Late one night a police officer sees a man on his hands and knees searching the ground near a streetlight. The officer asks him what is wrong.

The man replies, “I am looking for my car keys.”

The officer helps him look for several minutes and after no luck, asks, “Are you sure you dropped them here?”

“No,” replies the man, “I lost the keys somewhere across the street.”

“Then why are we looking here?” asks the surprised police officer.

“Because,” the man explains, “The light is much better here.”

Versions of this humorous tale have been told for centuries across many cultures. It describes what scientists have dubbed the “streetlight effect”— the idea that we often search for answers where it is easy to look, or where we are used to looking, rather than where the answer is actually most likely to be. Time and time again, this error has limited the progress of science.

In the field of leadership, our streetlight has shone on behavioral competencies as the standard for all leadership development. But leadership encompasses much more than behaviors—what happens inside leaders’ minds also plays an important role in creating effective leaders.

As a field, we have long considered the mind a “black box”— an unknown and unknowable area — and so, like in the streetlight story, we have looked elsewhere.

In this paper, we suggest that it is time to expand the light to include the mind and its interplay with behaviors.

We examine less visible forces such as leaders’ physiological, emotional, and mental processes to broaden the focus and increase the efficacy of leadership development, and propose an innovative model that adds aspects of the mind and lived experience for a more holistic leadership lens.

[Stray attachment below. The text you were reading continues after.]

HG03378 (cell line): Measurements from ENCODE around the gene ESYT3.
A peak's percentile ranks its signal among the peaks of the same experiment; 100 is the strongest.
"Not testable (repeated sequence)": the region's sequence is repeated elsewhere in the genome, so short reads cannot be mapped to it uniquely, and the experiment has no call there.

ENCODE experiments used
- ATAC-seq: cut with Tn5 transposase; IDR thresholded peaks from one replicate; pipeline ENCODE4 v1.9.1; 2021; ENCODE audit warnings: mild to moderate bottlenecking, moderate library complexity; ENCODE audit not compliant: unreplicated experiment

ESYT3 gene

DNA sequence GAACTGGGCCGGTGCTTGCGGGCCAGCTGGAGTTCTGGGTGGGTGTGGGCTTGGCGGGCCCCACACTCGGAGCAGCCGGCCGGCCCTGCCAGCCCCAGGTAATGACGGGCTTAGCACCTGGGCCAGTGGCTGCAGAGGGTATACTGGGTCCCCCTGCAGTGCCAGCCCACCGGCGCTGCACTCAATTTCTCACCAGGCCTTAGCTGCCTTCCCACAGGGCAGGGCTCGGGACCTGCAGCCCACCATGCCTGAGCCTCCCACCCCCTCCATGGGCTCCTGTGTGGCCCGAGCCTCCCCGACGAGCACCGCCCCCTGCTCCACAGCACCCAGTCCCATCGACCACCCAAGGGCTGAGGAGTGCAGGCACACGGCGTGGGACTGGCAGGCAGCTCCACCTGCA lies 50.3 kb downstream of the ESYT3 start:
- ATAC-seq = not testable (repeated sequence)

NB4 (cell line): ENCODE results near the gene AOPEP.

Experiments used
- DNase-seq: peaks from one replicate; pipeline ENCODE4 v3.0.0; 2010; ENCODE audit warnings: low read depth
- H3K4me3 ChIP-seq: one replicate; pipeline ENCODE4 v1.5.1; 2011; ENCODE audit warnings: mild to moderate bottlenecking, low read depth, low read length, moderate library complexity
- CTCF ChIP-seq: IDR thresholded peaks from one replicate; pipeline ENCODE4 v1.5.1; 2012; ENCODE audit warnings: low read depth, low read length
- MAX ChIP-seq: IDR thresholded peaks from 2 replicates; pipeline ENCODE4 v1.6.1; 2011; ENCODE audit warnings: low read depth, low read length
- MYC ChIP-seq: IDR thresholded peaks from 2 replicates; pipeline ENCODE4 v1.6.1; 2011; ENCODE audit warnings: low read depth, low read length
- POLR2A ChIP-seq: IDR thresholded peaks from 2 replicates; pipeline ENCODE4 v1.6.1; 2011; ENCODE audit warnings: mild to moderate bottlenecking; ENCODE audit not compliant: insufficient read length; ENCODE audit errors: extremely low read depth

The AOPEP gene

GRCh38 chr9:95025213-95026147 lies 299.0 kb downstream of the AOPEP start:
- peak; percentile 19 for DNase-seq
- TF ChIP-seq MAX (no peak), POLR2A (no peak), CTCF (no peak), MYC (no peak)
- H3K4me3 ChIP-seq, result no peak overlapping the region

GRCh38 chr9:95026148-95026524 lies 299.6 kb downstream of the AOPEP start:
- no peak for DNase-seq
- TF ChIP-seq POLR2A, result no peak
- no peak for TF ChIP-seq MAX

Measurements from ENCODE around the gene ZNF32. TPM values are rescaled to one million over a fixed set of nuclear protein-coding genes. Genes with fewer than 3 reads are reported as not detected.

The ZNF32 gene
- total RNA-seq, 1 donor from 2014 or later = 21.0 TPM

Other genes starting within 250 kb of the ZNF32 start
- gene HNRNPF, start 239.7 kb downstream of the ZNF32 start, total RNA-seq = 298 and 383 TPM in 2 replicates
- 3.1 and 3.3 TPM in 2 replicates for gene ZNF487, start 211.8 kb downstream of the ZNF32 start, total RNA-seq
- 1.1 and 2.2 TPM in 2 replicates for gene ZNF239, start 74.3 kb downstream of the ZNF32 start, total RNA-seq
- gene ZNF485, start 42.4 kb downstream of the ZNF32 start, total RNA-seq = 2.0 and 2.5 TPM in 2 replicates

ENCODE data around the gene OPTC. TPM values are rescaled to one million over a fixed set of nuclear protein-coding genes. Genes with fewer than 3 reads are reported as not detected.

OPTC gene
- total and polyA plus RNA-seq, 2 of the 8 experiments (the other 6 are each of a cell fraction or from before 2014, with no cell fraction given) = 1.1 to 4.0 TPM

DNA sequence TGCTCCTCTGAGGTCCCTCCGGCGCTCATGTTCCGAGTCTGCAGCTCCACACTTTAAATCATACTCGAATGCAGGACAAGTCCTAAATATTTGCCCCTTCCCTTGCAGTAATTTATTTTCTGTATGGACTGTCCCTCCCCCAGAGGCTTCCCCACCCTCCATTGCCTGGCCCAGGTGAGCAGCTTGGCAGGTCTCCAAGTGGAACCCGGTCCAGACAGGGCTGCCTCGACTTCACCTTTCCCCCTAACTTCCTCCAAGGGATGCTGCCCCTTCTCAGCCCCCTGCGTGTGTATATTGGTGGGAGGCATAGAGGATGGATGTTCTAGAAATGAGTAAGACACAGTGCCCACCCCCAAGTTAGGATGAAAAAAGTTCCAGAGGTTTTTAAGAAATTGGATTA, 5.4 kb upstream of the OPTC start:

Additional Contributing Author:

Carol Connolly takes an interdisciplinary approach to leadership development, having developed leaders for 25 years and practiced leadership since 1975. A former senior faculty member at the Center for Creative Leadership, she designs and delivers customized engagements that address both business and leadership challenges. During her CCL tenure, Carol cosponsored CCL’s Neuroscience & Leadership Initiative, which applies brain-based research to leadership practices and programs. Prior to joining CCL, Carol was an executive coach and senior consultant at two leader and talent development firms. In addition, Carol has 12 years of line, portfolio, and risk-management experience with two global financial institutions. Carol earned her MBA at A. B. Freeman School of Business, Tulane University, and BA from Connecticut College. Since 2006, Carol has traveled to India to explore the functioning and development of the mind in a holistic approach to learning, growth, and transformation. Carol lives in the San Juan Mountains of western Colorado where she hikes, bikes, and skis when she can.

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